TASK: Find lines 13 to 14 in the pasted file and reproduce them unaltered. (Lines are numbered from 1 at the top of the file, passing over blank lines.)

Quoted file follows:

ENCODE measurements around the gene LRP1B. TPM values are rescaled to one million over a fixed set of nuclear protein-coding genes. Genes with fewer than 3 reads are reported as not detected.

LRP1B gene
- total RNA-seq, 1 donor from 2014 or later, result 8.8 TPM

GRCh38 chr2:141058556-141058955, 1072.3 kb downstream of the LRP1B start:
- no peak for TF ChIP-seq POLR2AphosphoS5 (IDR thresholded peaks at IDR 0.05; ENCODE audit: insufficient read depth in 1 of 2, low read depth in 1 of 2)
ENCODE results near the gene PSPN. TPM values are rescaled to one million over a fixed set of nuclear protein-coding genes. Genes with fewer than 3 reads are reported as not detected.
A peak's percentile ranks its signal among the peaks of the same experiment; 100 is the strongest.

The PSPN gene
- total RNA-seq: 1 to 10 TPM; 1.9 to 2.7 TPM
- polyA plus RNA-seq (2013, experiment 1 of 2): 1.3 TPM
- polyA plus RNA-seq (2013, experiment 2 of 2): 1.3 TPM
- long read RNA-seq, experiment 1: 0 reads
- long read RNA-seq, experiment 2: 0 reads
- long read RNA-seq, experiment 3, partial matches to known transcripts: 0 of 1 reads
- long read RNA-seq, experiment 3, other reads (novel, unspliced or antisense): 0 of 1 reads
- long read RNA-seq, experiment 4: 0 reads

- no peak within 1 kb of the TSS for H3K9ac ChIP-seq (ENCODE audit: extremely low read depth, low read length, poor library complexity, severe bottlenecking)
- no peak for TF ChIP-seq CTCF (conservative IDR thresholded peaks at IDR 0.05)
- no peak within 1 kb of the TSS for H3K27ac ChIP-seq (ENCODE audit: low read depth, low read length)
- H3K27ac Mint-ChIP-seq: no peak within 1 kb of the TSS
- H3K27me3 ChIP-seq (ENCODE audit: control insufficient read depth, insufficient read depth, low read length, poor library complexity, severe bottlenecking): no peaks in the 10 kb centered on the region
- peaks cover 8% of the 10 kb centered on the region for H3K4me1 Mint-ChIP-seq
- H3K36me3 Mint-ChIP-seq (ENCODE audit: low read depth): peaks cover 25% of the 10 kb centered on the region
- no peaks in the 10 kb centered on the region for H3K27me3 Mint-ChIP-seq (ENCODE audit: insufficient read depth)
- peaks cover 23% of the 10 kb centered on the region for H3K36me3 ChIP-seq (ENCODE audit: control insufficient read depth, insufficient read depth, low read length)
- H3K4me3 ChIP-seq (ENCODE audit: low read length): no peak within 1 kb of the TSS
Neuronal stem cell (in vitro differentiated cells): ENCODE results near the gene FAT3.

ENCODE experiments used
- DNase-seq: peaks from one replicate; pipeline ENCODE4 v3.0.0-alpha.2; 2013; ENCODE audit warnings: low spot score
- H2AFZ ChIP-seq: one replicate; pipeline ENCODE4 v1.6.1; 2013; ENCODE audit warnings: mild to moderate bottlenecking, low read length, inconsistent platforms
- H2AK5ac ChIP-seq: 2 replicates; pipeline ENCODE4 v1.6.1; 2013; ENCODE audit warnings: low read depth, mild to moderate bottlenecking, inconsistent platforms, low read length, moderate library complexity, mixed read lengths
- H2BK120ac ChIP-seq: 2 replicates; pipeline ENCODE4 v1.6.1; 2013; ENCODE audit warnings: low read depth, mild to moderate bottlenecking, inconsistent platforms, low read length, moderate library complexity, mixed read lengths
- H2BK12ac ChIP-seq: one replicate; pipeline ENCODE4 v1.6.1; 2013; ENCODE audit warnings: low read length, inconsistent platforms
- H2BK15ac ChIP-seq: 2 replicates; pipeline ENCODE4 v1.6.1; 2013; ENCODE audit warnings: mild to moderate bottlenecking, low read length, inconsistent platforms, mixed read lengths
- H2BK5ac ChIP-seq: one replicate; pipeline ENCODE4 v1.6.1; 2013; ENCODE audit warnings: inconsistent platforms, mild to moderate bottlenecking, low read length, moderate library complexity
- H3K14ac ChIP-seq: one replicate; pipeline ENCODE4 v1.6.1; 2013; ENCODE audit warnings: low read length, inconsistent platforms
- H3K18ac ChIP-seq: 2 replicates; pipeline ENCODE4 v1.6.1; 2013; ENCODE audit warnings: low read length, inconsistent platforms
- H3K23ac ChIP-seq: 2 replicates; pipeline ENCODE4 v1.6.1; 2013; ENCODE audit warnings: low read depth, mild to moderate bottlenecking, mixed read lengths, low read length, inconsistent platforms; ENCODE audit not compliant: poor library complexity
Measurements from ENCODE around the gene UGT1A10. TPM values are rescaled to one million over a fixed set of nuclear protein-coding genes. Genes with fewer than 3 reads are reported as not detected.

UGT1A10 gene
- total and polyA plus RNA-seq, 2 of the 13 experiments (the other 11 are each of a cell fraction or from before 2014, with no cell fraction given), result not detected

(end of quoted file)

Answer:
- long read RNA-seq, experiment 2: 0 reads
- long read RNA-seq, experiment 3, partial matches to known transcripts: 0 of 1 reads